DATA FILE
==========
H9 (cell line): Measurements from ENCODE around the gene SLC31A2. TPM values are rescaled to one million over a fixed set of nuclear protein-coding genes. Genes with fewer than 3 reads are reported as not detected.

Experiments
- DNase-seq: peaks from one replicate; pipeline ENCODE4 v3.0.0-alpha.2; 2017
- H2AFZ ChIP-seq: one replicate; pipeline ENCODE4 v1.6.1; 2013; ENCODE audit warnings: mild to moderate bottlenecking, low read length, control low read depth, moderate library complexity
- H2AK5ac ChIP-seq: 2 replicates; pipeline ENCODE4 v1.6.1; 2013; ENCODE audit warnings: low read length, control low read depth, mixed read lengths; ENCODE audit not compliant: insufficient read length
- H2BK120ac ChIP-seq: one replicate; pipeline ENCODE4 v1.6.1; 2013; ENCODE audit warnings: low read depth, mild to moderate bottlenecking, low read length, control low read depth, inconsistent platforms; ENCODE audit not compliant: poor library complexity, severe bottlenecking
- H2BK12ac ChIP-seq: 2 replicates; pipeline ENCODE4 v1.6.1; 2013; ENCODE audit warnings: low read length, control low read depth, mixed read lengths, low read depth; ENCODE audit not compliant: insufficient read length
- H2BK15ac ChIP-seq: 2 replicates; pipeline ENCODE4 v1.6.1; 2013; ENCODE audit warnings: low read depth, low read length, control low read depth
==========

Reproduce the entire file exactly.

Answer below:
H9 (cell line): Measurements from ENCODE around the gene SLC31A2. TPM values are rescaled to one million over a fixed set of nuclear protein-coding genes. Genes with fewer than 3 reads are reported as not detected.

Experiments
- DNase-seq: peaks from one replicate; pipeline ENCODE4 v3.0.0-alpha.2; 2017
- H2AFZ ChIP-seq: one replicate; pipeline ENCODE4 v1.6.1; 2013; ENCODE audit warnings: mild to moderate bottlenecking, low read length, control low read depth, moderate library complexity
- H2AK5ac ChIP-seq: 2 replicates; pipeline ENCODE4 v1.6.1; 2013; ENCODE audit warnings: low read length, control low read depth, mixed read lengths; ENCODE audit not compliant: insufficient read length
- H2BK120ac ChIP-seq: one replicate; pipeline ENCODE4 v1.6.1; 2013; ENCODE audit warnings: low read depth, mild to moderate bottlenecking, low read length, control low read depth, inconsistent platforms; ENCODE audit not compliant: poor library complexity, severe bottlenecking
- H2BK12ac ChIP-seq: 2 replicates; pipeline ENCODE4 v1.6.1; 2013; ENCODE audit warnings: low read length, control low read depth, mixed read lengths, low read depth; ENCODE audit not compliant: insufficient read length
- H2BK15ac ChIP-seq: 2 replicates; pipeline ENCODE4 v1.6.1; 2013; ENCODE audit warnings: low read depth, low read length, control low read depth